Ethics Management: Professionalism in the Workplace

Supervisors & Employees

800-591-9741

Ethics Training Program – Supervisor Edition

Ethics Management: Professionalism in the Workplace is a course covering the key elements of Ethics training and professionalism in the workplace. Our ethics training program will help you develop your ability to recognize and promote ethical decisions in the workplace, and identify ethical and unethical actions and behaviors.

Being a professional means acting ethically, demonstrating integrity, treating everyone with dignity and respect, and owning up to mistakes. Ethics training for employees and supervisors can have a significant positive impact on employee behavior.

Our decisions have long-lasting effects. Accepting gifts from a vendor or dating an employee who reports to you may seem innocent, but ethically they represent conflicts of interest.

Examples of Unethical Behavior

Your organization’s management and policies should guide employee actions to ensure employees at all levels are educated on what is expected of them while representing the company. This is where a professional ethics training program can help.

Characteristics of Ethical Behavior

Primary Causes of Unethical Workplace Behavior

Ethics Management for Supervisors: Professionalism in the Workplace is designed to bolster and refresh your knowledge of workplace ethics. Develop your ability to recognize and promote ethical decisions in the workplace. Identify ethical and unethical decisions and behaviors. Ethics represent a set of standards and values that define how a business will manage itself and how it will promote the greater good. An organization’s policies guide its employees on what is acceptable behavior. As a supervisor, you are responsible for guiding employees with principles of confidentiality, honesty, and transparency in business dealings and conduct toward others. Our Ethics Management for Supervisors course will reinforce principles that positively impact your organization’s public image, ensures the best use of resources, and assists in legal compliance. Our ethics training also provides guidelines for managing ethical behavior, promoting professionalism, and creating a code of conduct for your organization. Review practical examples of ethical and unethical actions and use an Ethical Decision Making Model to help you and your employees navigate ethical dilemmas.

Learning Objectives

Benefits of Supervisor Ethics Training

Ethics Training Program – Employee Edition

Ethics Management for Employees: Professionalism in the Workplace is an introductory course designed for entry-level employees and provides a foundation for the key elements of Ethics training and professionalism in the workplace.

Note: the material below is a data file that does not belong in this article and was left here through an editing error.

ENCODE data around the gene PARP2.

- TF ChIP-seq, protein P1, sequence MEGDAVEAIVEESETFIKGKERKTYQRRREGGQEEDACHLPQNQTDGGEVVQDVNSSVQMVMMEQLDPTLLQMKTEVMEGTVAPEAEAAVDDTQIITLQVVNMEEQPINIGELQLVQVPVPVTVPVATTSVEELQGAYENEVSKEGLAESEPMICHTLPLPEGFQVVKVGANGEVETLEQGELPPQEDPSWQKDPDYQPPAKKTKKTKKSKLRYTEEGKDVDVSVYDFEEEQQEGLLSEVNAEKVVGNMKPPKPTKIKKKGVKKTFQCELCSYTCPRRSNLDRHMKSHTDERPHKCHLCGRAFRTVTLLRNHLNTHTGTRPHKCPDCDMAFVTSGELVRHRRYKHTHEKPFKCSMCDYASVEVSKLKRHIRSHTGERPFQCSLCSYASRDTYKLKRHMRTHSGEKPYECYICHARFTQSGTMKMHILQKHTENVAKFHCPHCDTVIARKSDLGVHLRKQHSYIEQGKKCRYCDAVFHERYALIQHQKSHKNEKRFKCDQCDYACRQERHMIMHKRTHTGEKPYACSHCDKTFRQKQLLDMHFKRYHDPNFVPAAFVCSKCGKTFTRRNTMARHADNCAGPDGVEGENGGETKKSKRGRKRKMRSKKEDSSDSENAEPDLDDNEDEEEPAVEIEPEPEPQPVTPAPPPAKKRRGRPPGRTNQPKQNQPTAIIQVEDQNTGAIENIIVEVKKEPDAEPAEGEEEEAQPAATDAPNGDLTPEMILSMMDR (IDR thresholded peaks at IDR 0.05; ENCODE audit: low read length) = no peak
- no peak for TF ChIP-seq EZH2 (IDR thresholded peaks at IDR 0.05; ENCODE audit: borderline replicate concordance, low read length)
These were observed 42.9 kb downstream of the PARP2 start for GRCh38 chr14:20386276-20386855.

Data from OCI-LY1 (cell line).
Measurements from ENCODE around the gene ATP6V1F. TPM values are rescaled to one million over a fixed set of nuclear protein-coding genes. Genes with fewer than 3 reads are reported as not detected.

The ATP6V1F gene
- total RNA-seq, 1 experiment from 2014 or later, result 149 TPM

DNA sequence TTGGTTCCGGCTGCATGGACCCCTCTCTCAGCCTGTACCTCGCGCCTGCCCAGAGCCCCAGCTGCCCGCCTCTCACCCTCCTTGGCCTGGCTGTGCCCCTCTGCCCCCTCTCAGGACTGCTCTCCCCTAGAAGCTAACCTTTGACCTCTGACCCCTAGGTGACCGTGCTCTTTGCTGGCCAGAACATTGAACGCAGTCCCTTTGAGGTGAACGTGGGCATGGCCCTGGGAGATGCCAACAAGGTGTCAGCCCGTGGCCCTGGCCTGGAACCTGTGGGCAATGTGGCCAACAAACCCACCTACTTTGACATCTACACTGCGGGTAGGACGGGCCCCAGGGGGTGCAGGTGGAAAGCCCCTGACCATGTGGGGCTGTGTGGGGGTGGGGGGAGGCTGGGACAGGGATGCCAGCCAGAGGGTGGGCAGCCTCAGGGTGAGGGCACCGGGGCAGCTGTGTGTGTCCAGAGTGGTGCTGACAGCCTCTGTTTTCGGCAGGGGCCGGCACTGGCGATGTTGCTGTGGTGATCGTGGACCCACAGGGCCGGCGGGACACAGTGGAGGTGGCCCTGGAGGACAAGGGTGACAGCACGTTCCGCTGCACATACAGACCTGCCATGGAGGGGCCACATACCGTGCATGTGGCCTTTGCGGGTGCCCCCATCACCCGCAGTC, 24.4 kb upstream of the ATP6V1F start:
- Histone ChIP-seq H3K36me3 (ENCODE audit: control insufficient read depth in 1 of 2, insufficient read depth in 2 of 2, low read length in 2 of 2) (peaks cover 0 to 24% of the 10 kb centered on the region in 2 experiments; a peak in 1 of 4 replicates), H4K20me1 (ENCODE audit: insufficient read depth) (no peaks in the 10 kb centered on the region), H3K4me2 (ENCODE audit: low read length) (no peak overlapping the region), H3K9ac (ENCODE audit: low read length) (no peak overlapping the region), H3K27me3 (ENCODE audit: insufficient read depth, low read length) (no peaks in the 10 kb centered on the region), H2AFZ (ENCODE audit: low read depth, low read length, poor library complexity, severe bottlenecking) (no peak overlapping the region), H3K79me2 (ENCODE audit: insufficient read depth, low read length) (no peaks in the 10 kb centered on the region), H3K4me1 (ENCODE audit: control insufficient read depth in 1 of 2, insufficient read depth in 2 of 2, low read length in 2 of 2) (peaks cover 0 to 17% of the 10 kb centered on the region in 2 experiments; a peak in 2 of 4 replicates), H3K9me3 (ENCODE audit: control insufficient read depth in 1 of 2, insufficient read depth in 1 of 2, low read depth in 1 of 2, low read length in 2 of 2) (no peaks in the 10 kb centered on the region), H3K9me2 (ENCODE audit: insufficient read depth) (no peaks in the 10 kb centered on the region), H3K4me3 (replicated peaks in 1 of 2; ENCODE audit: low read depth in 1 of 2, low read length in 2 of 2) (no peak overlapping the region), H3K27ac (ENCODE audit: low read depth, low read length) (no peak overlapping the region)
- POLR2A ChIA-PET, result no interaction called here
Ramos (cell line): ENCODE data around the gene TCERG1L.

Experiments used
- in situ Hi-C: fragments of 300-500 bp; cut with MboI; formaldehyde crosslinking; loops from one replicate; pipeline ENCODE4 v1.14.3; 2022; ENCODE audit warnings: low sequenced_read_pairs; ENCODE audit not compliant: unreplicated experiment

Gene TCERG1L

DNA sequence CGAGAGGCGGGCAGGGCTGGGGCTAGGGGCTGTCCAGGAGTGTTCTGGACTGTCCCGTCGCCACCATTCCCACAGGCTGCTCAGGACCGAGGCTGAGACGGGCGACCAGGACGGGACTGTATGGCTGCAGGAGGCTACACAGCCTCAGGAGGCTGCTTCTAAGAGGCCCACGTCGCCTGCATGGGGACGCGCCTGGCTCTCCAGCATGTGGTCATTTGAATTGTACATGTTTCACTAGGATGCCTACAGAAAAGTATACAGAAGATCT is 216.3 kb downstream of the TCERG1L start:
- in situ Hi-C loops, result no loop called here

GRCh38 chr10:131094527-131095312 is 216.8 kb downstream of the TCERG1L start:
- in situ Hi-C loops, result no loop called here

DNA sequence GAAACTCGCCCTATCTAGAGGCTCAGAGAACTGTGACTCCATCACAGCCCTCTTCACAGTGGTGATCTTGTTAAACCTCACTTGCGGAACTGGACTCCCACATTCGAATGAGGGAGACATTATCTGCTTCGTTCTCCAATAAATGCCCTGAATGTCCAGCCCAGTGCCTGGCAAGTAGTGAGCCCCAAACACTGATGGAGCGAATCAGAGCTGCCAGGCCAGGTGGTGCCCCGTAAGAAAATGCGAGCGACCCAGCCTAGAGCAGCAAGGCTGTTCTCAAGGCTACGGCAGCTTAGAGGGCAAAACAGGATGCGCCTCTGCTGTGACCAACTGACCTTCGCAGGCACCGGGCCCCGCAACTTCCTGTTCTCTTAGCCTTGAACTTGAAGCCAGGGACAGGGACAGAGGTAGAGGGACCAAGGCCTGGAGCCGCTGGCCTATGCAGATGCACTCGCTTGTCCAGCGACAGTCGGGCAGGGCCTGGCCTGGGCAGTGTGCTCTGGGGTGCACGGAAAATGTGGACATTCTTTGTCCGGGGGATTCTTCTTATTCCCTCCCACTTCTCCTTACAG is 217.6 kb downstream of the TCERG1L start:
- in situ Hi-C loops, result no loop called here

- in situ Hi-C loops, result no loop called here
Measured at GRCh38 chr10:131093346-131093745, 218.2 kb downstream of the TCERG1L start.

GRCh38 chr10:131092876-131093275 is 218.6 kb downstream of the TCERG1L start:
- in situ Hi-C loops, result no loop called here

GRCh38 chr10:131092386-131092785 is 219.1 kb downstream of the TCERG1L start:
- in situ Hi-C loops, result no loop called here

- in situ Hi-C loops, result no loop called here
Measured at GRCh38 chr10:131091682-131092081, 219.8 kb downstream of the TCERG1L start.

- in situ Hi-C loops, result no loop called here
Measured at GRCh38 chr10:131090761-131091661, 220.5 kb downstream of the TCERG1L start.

Many employees entering the workforce wonder, “How do I interact with co-workers and customers? What is expected of me in the workplace?”

Throughout our careers, most of us will have many different jobs requiring different sets of skills. No matter what the industry, they have one thing in common: in order to succeed and advance, we need to demonstrate professionalism. Being a professional means acting ethically, demonstrating integrity, treating everyone with dignity and respect, showing poise, and owning up to mistakes.

Join us as we review practical examples of ethical/unethical decisions and modern examples of professional/unprofessional behaviors.

Learning Objectives

Benefits of Employees Ethics Training

Takeaways

Sarbanes-Oxley Act of 2002

Sarbanes-Oxley (SOX) is a federal law that established comprehensive auditing and financial regulations for public companies to enhance corporate responsibility, improve financial disclosures, and combat accounting fraud. Sarbanes-Oxley was enacted in response to fraudulent financial practices and accounting scandals involving U.S. businesses, such as Enron.

Many provisions also apply to privately held companies, such as the willful destruction of evidence to impede a federal investigation.

Included in Section 406 of the Sarbanes-Oxley Act of 2002 was the SOX Code of Ethics, in which public companies must disclose the fundamental values by which they operate. Corporate officers and executives of publicly held companies are now required to abide by the SOX Code of Ethics, which covers conflicts of interest, honest and ethical conduct, disclosure of information, compliance, reporting, confidentiality, retaliation, and other key ethical areas, such as the establishment of a code of ethics. Our Ethics training course for supervisors covers the Sarbanes-Oxley Act of 2002 and gives context to the importance of workplace ethics.

For a full listing of laws that govern the Securities industry, click here.

Links:

http://legcounsel.house.gov/Comps/Sarbanes-oxley%20Act%20Of%202002.pdf

https://www.sec.gov/Archives/edgar/data/1190935/000119312517089955/d339590dex99r3.htm

https://www.sec.gov/answers/about-lawsshtml.html#sox2002

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